Design and development of accurate interstitial aerosol samplers must consider the fate of liquid droplets/ice particles in and near the inlets. Observations from Craig et al. (2013b) and Weber et al. (1998) showed that enhancements of aerosol concentrations were greater in warm liquid clouds than in cold ice clouds. This suggests that the critical consideration during the design of an interstitial aerosol inlet is the breakup of liquid cloud droplets. The shatter or breakup of liquid cloud droplets can occur because of aerodynamic drag or on impaction onto solid surfaces. The common parameter that determines the breakup of a liquid droplet is its Weber number (Pilch and Erdman 1987; Craig et al. 2013a), defined as
where ρ is density (of the gas for aerodynamic breakup or of the liquid droplet for impaction breakup); U is the relative velocity of the particles (relative to the gas for aerodynamic breakup or the impacting surface for impaction breakup); and Dd and σd are the diameter and surface tension of the droplet, respectively. The criteria for droplet breakup have been established as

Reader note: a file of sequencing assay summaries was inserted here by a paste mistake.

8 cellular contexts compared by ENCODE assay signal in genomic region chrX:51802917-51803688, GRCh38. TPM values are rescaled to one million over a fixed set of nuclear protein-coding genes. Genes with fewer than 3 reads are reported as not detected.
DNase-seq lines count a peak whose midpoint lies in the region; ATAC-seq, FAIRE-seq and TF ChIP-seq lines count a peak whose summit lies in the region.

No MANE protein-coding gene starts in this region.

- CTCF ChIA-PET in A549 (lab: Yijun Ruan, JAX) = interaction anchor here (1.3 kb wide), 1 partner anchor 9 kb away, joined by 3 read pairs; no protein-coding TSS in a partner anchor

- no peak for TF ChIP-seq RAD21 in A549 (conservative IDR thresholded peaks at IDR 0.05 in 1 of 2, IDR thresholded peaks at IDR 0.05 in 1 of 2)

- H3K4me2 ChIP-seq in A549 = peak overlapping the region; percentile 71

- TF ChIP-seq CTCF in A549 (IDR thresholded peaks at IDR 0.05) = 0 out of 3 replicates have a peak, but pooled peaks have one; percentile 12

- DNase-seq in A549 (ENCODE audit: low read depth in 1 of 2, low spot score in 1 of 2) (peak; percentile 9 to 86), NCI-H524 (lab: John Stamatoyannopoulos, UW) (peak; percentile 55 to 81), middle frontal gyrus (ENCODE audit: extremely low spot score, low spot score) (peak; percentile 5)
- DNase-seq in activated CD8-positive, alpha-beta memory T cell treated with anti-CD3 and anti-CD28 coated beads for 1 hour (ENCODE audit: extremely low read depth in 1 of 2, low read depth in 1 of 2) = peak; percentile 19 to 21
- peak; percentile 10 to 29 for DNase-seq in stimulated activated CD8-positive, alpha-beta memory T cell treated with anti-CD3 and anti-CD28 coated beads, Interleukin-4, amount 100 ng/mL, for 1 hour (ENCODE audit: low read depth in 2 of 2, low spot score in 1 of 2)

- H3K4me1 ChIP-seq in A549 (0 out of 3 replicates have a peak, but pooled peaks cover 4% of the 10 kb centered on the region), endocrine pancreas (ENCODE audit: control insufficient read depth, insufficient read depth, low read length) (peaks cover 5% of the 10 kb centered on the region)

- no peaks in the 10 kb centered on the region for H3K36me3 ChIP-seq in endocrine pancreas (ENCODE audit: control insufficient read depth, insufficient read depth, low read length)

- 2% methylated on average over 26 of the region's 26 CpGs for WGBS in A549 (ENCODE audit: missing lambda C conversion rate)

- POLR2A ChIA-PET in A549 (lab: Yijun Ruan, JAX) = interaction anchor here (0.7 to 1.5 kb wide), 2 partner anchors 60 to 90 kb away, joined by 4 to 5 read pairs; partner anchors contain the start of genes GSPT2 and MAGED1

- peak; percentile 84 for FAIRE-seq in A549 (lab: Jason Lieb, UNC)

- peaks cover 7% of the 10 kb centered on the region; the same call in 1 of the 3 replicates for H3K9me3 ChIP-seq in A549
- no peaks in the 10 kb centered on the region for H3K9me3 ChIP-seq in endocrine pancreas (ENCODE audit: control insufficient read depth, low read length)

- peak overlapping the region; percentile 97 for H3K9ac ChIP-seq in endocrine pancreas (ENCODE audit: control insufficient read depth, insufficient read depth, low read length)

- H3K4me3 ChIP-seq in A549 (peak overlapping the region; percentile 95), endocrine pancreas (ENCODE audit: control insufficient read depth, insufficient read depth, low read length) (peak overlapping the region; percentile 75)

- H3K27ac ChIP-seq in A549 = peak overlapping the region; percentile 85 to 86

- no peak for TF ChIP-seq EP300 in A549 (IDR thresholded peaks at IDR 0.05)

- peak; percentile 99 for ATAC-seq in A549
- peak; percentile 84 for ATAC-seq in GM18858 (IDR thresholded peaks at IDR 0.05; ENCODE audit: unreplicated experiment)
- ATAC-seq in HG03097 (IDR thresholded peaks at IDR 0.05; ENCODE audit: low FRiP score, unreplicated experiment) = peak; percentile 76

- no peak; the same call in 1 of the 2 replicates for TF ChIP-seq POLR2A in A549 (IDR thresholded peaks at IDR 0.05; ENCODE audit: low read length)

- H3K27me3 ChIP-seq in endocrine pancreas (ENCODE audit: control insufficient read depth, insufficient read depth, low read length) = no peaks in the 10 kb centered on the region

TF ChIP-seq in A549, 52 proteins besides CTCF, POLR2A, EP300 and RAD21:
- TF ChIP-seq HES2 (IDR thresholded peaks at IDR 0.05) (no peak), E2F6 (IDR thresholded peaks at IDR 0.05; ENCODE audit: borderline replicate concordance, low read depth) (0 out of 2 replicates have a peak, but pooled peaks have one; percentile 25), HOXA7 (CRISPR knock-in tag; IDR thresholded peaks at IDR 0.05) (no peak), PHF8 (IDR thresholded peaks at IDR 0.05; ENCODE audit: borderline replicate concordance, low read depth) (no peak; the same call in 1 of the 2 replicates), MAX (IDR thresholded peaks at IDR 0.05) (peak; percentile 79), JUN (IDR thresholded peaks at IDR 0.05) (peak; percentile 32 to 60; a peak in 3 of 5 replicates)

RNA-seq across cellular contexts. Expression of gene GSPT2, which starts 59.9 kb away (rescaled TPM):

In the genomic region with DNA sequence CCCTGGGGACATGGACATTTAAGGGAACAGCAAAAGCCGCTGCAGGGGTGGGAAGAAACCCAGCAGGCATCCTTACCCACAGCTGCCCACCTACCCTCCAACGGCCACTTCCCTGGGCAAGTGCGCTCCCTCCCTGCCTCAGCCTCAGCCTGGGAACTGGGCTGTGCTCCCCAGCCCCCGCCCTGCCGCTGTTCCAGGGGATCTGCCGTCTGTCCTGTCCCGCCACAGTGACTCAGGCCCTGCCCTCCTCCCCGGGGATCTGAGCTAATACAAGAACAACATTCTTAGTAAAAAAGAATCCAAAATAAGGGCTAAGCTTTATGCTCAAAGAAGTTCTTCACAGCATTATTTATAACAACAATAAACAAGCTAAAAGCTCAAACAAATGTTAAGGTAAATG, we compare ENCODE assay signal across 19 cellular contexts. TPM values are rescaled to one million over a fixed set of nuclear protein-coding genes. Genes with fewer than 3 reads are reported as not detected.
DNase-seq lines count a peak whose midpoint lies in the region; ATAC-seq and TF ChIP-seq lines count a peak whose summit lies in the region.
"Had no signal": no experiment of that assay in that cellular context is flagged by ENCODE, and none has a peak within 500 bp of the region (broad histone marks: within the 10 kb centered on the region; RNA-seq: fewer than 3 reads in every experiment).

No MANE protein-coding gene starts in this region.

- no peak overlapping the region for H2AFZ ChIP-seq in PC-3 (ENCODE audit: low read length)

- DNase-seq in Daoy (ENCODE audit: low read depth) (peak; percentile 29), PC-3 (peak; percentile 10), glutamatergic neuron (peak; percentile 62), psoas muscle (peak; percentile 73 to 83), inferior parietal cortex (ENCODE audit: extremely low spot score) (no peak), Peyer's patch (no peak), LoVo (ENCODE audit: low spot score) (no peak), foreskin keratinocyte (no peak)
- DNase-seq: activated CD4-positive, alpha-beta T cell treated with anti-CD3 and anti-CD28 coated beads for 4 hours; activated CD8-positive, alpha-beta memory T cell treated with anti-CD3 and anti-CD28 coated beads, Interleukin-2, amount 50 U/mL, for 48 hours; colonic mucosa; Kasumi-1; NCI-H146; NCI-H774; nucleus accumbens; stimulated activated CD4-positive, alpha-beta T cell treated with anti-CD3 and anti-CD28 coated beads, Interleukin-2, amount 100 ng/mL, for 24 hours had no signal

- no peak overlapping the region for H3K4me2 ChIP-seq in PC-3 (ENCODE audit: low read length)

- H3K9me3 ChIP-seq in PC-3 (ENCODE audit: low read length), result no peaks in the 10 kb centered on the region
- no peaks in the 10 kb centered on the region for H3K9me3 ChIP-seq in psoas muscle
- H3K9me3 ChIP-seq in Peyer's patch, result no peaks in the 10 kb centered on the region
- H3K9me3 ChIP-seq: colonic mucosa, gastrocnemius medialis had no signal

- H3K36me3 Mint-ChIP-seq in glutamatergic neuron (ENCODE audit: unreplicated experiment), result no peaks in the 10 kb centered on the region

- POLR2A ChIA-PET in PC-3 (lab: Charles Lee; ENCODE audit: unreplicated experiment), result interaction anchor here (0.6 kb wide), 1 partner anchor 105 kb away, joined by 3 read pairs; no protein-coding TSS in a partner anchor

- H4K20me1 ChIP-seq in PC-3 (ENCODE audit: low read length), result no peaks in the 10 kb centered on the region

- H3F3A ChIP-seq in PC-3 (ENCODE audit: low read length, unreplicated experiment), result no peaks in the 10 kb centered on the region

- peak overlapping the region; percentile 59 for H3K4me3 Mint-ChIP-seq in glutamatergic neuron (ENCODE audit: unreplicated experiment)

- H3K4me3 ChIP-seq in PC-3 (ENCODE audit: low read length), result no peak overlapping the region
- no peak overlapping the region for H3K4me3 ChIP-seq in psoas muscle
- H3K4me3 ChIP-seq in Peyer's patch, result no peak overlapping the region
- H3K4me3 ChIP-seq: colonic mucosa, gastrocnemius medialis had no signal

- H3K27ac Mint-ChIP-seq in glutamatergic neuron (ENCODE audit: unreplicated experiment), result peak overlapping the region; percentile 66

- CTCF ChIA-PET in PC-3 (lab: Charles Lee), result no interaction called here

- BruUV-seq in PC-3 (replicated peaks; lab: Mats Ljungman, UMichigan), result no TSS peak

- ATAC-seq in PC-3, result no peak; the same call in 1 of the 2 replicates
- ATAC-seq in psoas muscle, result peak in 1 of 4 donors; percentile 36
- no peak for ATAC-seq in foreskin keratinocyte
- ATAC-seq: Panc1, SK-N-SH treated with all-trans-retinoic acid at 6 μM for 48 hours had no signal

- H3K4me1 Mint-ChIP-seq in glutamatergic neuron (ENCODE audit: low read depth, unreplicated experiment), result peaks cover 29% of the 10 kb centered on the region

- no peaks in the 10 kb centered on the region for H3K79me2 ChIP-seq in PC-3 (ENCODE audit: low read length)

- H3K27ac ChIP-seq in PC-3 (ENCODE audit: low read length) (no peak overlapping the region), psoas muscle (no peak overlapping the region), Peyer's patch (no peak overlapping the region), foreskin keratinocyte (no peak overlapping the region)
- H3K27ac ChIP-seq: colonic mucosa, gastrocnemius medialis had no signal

Considering the criteria for the two breakup mechanisms [Eqs. (2) and (3)], critical breakup diameters, Dcrit,aero and Dcrit,wall, can be determined for selected inlet designs and operating conditions. Craig et al. (2013a) show that the presence of cloud droplets larger than these critical breakup diameters results in a significant increase in shatter-generated secondary particles in the aerosol sample flow. For conventional forward-facing diffuser-style aerosol inlets, the critical breakup diameters were calculated to be ~2 μm, confirming that these inlets were inappropriate for in-cloud sampling.